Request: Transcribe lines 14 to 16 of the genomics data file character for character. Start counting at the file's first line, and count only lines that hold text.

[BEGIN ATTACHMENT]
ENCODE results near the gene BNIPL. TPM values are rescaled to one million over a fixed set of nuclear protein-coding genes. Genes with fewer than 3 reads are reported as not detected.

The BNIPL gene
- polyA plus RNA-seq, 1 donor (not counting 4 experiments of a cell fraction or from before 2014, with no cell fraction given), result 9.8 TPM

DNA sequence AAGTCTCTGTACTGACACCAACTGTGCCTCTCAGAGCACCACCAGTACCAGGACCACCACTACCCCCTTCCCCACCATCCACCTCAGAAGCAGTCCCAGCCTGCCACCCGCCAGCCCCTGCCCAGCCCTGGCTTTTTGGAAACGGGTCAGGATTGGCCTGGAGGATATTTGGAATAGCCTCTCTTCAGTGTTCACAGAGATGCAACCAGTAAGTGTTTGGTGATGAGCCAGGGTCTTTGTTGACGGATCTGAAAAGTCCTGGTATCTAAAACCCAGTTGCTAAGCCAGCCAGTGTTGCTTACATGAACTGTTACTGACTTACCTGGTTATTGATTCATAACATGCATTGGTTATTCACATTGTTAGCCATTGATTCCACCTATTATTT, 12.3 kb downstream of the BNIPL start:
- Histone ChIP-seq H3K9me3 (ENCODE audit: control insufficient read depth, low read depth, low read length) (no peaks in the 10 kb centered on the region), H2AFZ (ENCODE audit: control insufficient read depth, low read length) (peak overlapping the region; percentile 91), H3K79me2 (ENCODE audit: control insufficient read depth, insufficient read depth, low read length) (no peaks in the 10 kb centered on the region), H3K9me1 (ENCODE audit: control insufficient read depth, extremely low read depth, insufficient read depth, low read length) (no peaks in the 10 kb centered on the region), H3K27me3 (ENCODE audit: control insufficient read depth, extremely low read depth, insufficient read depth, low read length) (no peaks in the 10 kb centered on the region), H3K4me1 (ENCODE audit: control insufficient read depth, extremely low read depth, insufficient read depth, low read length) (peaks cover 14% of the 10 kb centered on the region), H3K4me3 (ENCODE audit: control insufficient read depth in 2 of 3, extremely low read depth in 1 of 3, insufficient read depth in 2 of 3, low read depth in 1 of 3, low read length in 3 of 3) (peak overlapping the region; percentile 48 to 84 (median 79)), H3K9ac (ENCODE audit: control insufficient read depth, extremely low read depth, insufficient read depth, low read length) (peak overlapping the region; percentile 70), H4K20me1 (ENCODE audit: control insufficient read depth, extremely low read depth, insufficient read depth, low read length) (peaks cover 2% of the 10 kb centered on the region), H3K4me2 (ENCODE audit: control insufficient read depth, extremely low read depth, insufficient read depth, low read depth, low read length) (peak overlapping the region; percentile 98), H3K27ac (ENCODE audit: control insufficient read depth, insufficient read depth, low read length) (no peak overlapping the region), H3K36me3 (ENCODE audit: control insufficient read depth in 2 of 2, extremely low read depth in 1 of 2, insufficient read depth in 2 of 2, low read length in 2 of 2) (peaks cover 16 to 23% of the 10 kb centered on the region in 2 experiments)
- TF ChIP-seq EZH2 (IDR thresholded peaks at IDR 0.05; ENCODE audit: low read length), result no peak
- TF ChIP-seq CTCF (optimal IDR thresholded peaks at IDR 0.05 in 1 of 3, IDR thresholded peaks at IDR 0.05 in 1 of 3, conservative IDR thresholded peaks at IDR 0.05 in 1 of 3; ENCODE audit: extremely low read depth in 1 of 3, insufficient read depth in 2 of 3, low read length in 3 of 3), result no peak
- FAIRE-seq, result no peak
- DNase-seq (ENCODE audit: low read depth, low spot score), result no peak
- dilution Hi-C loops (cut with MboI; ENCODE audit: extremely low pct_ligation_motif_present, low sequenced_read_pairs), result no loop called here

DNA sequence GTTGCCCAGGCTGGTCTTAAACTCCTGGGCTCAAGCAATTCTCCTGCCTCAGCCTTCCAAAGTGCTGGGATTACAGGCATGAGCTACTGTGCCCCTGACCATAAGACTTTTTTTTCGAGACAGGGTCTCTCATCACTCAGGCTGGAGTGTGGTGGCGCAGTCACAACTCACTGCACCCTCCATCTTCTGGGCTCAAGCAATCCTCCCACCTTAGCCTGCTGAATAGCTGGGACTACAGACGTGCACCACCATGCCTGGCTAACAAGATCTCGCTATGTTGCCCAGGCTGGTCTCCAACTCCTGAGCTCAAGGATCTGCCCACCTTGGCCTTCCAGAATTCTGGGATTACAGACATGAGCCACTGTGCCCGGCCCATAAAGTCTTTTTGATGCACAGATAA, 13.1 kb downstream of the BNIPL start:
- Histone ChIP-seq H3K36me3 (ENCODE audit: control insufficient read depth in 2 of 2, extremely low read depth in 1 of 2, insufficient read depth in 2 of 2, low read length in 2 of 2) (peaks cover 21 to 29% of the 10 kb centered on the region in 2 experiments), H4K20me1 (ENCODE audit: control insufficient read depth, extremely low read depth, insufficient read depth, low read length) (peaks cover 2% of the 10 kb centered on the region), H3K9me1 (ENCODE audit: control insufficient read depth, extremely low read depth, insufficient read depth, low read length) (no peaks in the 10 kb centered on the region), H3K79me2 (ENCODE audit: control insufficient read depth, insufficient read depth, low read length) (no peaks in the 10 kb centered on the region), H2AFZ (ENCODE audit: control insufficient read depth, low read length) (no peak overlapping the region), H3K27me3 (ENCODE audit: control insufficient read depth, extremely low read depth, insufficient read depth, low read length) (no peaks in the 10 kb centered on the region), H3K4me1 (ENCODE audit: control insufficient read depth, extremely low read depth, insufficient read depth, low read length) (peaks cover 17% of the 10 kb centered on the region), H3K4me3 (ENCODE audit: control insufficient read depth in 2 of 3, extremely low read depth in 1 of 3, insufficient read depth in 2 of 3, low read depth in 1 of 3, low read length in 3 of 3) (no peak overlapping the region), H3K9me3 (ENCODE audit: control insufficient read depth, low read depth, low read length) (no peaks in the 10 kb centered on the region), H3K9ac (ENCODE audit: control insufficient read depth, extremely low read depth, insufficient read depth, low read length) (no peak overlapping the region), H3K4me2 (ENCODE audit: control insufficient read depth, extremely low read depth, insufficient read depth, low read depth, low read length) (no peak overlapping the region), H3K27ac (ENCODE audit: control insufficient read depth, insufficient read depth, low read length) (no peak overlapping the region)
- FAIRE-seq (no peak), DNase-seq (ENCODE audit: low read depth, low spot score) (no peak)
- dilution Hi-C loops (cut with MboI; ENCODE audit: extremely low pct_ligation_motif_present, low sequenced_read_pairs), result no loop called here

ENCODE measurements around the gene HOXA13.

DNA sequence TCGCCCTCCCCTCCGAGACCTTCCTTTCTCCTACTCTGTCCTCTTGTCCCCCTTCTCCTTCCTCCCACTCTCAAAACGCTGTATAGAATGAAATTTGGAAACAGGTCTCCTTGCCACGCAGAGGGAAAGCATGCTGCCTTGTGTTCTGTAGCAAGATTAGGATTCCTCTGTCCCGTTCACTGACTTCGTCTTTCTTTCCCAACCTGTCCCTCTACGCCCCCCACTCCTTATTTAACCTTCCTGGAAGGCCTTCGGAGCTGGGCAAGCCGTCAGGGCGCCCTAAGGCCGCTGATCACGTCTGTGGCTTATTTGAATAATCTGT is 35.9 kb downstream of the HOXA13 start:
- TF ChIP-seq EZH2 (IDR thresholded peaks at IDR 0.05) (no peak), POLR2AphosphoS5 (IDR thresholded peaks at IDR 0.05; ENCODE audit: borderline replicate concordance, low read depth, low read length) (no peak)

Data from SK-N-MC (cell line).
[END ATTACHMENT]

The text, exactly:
- dilution Hi-C loops (cut with MboI; ENCODE audit: extremely low pct_ligation_motif_present, low sequenced_read_pairs), result no loop called here

ENCODE measurements around the gene HOXA13.

DNA sequence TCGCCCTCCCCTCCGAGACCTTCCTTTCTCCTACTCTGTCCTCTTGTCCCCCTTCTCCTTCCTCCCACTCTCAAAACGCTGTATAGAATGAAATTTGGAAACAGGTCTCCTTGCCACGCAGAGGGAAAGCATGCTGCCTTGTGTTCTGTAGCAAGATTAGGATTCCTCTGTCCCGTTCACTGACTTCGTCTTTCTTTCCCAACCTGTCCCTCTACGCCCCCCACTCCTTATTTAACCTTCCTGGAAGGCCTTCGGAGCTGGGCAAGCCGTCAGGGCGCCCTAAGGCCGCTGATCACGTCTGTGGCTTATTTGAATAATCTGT is 35.9 kb downstream of the HOXA13 start: